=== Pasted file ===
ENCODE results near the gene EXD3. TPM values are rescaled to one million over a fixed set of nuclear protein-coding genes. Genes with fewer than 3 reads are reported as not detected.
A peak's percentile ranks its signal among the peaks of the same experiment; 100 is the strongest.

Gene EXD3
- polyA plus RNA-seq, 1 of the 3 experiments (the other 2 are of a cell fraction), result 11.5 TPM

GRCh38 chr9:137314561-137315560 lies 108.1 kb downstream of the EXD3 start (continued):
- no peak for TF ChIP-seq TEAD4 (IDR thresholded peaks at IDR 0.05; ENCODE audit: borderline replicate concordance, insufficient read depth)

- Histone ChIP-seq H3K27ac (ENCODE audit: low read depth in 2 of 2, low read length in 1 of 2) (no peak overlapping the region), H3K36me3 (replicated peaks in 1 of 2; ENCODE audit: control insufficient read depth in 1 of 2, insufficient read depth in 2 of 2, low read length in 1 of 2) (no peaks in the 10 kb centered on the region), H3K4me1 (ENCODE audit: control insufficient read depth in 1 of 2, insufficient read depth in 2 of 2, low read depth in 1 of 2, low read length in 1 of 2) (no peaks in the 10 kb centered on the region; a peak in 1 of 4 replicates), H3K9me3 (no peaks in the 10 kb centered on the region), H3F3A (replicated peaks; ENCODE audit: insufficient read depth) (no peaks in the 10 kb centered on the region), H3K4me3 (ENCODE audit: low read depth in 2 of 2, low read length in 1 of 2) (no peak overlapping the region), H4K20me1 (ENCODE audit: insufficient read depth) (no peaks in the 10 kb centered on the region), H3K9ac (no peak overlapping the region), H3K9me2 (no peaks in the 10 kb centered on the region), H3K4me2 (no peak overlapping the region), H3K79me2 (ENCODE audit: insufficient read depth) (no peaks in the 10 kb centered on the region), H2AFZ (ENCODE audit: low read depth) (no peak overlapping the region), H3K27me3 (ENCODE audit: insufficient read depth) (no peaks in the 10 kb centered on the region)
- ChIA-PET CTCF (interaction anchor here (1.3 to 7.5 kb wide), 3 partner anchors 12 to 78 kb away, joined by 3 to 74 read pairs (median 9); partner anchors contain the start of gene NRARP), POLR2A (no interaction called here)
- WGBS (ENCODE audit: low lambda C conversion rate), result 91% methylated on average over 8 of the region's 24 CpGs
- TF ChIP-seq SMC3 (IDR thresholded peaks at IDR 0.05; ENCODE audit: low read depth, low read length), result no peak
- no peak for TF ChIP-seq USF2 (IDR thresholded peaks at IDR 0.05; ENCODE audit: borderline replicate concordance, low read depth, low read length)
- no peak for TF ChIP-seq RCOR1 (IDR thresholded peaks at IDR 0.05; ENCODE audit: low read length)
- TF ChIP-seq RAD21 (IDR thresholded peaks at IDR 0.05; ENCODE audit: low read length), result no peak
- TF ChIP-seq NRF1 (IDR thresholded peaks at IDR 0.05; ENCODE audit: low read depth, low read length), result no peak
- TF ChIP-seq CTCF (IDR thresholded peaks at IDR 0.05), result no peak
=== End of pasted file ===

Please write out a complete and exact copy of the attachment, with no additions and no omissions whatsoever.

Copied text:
ENCODE results near the gene EXD3. TPM values are rescaled to one million over a fixed set of nuclear protein-coding genes. Genes with fewer than 3 reads are reported as not detected.
A peak's percentile ranks its signal among the peaks of the same experiment; 100 is the strongest.

Gene EXD3
- polyA plus RNA-seq, 1 of the 3 experiments (the other 2 are of a cell fraction), result 11.5 TPM

GRCh38 chr9:137314561-137315560 lies 108.1 kb downstream of the EXD3 start (continued):
- no peak for TF ChIP-seq TEAD4 (IDR thresholded peaks at IDR 0.05; ENCODE audit: borderline replicate concordance, insufficient read depth)

- Histone ChIP-seq H3K27ac (ENCODE audit: low read depth in 2 of 2, low read length in 1 of 2) (no peak overlapping the region), H3K36me3 (replicated peaks in 1 of 2; ENCODE audit: control insufficient read depth in 1 of 2, insufficient read depth in 2 of 2, low read length in 1 of 2) (no peaks in the 10 kb centered on the region), H3K4me1 (ENCODE audit: control insufficient read depth in 1 of 2, insufficient read depth in 2 of 2, low read depth in 1 of 2, low read length in 1 of 2) (no peaks in the 10 kb centered on the region; a peak in 1 of 4 replicates), H3K9me3 (no peaks in the 10 kb centered on the region), H3F3A (replicated peaks; ENCODE audit: insufficient read depth) (no peaks in the 10 kb centered on the region), H3K4me3 (ENCODE audit: low read depth in 2 of 2, low read length in 1 of 2) (no peak overlapping the region), H4K20me1 (ENCODE audit: insufficient read depth) (no peaks in the 10 kb centered on the region), H3K9ac (no peak overlapping the region), H3K9me2 (no peaks in the 10 kb centered on the region), H3K4me2 (no peak overlapping the region), H3K79me2 (ENCODE audit: insufficient read depth) (no peaks in the 10 kb centered on the region), H2AFZ (ENCODE audit: low read depth) (no peak overlapping the region), H3K27me3 (ENCODE audit: insufficient read depth) (no peaks in the 10 kb centered on the region)
- ChIA-PET CTCF (interaction anchor here (1.3 to 7.5 kb wide), 3 partner anchors 12 to 78 kb away, joined by 3 to 74 read pairs (median 9); partner anchors contain the start of gene NRARP), POLR2A (no interaction called here)
- WGBS (ENCODE audit: low lambda C conversion rate), result 91% methylated on average over 8 of the region's 24 CpGs
- TF ChIP-seq SMC3 (IDR thresholded peaks at IDR 0.05; ENCODE audit: low read depth, low read length), result no peak
- no peak for TF ChIP-seq USF2 (IDR thresholded peaks at IDR 0.05; ENCODE audit: borderline replicate concordance, low read depth, low read length)
- no peak for TF ChIP-seq RCOR1 (IDR thresholded peaks at IDR 0.05; ENCODE audit: low read length)
- TF ChIP-seq RAD21 (IDR thresholded peaks at IDR 0.05; ENCODE audit: low read length), result no peak
- TF ChIP-seq NRF1 (IDR thresholded peaks at IDR 0.05; ENCODE audit: low read depth, low read length), result no peak
- TF ChIP-seq CTCF (IDR thresholded peaks at IDR 0.05), result no peak